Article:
Disorders & Illnesses
Mental disorders & illnesses are health conditions involving changes in emotion, thinking or behavior (or a combination of these), and are are associated with distress and/or problems functioning in social, work or family activities. They are treatable and improvement is possible.
The diagnosis of a mental disorder is not the same as a need for treatment. Treatment takes into consideration how severe the symptoms are, how much symptoms cause distress and affect daily living, the risks and benefits of available treatments and other factors.
Mental health treatment is based upon an mental health care plan developed collaboratively with a mental health professional and an individual (and family members if the individual desires). It may include psychotherapy (talk therapy), medication management or other treatments. Often a combination of therapy and medication is most effective. Complementary and alternative medicine therapies are also increasingly being used.
Anxiety Disorders – Anxiety is a feeling of fear, dread, and uneasiness. It might cause you to sweat, feel restless and tense, and have a rapid heartbeat. It can be a normal reaction to stress.
Anxiety disorders are a group of mental health disorders that includes generalized anxiety disorders, social phobias, specific phobias (for example, agoraphobia and claustrophobia), and panic disorders.
Untreated, anxiety disorders can lead to significant impairment on people’s daily lives. This mental health disorder is characterized by feelings of worry, anxiety, or fear that are strong enough to interfere with one’s daily activities. Types of anxiety disorders include:
- Generalized Anxiety Disorder (GAD)
- Social Anxiety Disorder
- Specific Phobias
- Panic Disorder
- Separation Anxiety Disorder
Bipolar & Related Disorders
Bipolar & Related Disorders – A disorder associated with episodes of mood swings ranging from depressive lows to manic highs. Along with the mood swings, bipolar disorder causes changes in behavior, energy levels, and activity levels. A person with bipolar disorder experiences episodes of mania (elation) and depression. The person may or may not experience psychotic symptoms.
The exact cause is unknown, but a genetic predisposition has been clearly established. Environmental stressors can also trigger episodes of this mental illness. Bipolar disorder used to be called other names, including manic depression and manic-depressive disorder.
Bipolar & Related Disorders represent a major category of psychological disorders. Bipolar disorder is characterized by shifts in mood as well as changes in activity and energy levels. The disorder often involves experiencing shifts between elevated moods and periods of depression. Such elevated moods can be pronounced and are referred to either as mania or hypomania.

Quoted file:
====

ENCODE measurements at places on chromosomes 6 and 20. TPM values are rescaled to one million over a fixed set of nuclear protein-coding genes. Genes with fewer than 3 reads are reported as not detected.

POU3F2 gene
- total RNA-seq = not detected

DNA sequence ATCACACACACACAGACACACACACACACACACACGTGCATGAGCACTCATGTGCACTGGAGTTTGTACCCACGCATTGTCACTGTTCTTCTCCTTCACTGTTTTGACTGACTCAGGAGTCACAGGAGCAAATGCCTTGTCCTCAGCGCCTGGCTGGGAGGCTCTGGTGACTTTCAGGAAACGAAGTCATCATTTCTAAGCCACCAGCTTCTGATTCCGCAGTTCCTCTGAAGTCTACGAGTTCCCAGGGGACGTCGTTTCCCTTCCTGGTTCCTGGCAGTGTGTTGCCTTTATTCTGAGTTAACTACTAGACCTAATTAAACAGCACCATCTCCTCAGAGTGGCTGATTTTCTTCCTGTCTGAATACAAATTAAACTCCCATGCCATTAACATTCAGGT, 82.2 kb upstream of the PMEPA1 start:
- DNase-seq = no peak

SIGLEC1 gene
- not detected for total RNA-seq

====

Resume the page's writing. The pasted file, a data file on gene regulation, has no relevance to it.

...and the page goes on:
A disorder associated with episodes of mood swings ranging from depressive lows to manic highs. Along with the mood swings, bipolar disorder causes changes in behavior, energy levels, and activity levels. Bipolar disorder used to be called other names, including manic depression and manic-depressive disorder.
Depressive Disorders – Depression is a serious medical illness. It’s more than just a feeling of being sad or “blue” for a few days. This disorder characterized by persistently depressed mood or loss of interest in activities, causing significant impairment in daily life.
It is not just feeling sad. There are different types and symptoms of depression. There are varying levels of severity and symptoms related to depression. Symptoms of depression can lead to increased risk of suicidal thoughts or behaviors.
are a type of mood disorder that include a number of conditions. They are all characterized by the presence of sad, empty, or irritable moods accompanied by physical and cognitive symptoms. They differ in terms of duration, timing, or presumed etiology.
Types of depressive disorders include:
- Disruptive Mood Dysregulation Disorder
- Major Depressive Disorder
- Persistent Depressive Disorder
- Other or Unspecified Depressive Disorder
- Premenstrual Dysphoric Disorder
- Substance/Medication-Induced Depressive Disorder
- Depressive disorder due to another medical condition
Depression is a serious medical illness. It’s more than just a feeling of being sad or “blue” for a few days. This disorder characterized by persistently depressed mood or loss of interest in activities, causing significant impairment in daily life.